Make people feel relaxed and comfortable.
Find interesting people who have something to share and invite them to your party. Talk to them and find out if they would come to your party so that you can get to know them better and find out more about how they manage to do the things you admire.
Try to use your parties to associate with people you respect and want to emulate.
I believe that if life gives you lemons, you should make lemonade… And try to find somebody whose life has given them vodka, and have a party. ~ Ron White
Reasons to Host a Party
When you are inviting people you probably need some excuse or reason why are you inviting them. You might want to go for the straightforward “let’s just meet up and have fun.” If this feels too naked and bland, then there’re tons of reasons to hold a dinner party. Here’s a list of themes and reasons you might try:
- Anniversaries, it’s X days/weeks/years since something happened.
- Celebrate an accomplishment.
- Historical events, put the date in Wikipedia and see what comes out. I wrote this on November 27. At the Swedish–Norwegian Club in Paris, Alfred Nobel signs his last will and testament, setting aside his estate to establish the Nobel Prize after he dies. Seems like a totally legit reason to have a dinner party.
- Wine tasting, ask everyone who attends to bring the wine they like. You can spice up the wine tasting with some weird smelling cheeses.
- Poker night. You can do it even if not all people are familiar with the game. The more advanced players can help their novice partners.
- Welcome party.
- Summer party.
- And of course, there’s the tea party.
That’s what life is all about: Let’s have a party. Let’s have it tonight. ~ Lilly Pulitzer
Invent something your own
Select a cuisine or a recipe that you have never tried before. If cooking yourself seems too daunting, order something from a restaurant that you wouldn’t otherwise. Make sure that the guests are OK with the selection, or you have a replacement ready for those who do not want to experiment. Whatever you do, the key is to have people you like to get together and have fun.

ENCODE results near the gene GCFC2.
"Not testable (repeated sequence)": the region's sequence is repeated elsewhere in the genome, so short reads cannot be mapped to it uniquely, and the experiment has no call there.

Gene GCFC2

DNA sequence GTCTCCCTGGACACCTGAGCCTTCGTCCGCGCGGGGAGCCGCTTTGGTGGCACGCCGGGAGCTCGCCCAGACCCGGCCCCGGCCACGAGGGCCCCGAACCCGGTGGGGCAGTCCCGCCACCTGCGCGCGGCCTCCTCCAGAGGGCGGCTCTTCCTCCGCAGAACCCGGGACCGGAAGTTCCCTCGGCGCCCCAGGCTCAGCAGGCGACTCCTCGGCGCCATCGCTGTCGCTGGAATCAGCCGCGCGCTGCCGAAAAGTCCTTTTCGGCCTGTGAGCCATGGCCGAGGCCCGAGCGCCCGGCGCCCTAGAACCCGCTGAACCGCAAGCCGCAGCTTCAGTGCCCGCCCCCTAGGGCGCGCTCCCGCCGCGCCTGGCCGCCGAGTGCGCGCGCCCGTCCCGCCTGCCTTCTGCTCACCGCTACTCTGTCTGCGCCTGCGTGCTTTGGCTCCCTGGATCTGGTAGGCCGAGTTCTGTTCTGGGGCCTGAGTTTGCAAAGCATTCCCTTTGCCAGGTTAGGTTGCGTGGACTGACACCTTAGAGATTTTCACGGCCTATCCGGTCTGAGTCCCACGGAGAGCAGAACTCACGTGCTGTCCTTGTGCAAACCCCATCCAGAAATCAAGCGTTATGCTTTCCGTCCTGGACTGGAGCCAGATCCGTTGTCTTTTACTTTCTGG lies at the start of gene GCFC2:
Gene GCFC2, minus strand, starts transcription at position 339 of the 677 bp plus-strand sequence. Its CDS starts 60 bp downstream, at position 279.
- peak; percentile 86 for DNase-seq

I am a runner, and I have a lot of runner friends. This year one of them came up with an idea to host an early Christmas party for all his runner friends. He laid down the track in a way that people could run 6, 13.1, or 20 miles. Each segment ended in the party location.
After the run, we had a sauna and then a huge Christmas dinner.
First, parties help you reconnect with people whom you have lost touch with. But the second benefit of letting your friends meet each other is that you will strengthen your whole network.
Some time ago I wrote about calling an old friend. Make a list of 20 people whom you haven’t met for a year or more and call them up. Let them know that you are having a party at a specific date and ask them to come.
If you call 20 people and give them a fixed date, then you should get 6 to 10 of them actually agree. Let them bring their plus-ones to make it even more fun.
After the party, send everybody a thank you note and let them know that you should do it again.
You always want to go to a party where you get an invite. ~ Simon Cowell
Make it a tradition
If you find a good theme that other people can relate to, make it a tradition. In my home country, summers are short, and if you blink, you might miss it. Lots of daylight is the reason to have as much out of the house events as possible. We hold “beginning of the summer parties” and “the end of the summer parties.” These events can become a tradition that people look forward to attending.
For example, the running Christmas dinner was awesome, and it could become an event that we repeat every year.
Make it something that most people can make time for. For example, the first Saturday for December.
Make people interact and enjoy your party. Get to the point where they are starting to call you about the next event.
Now, start making the plan for your party.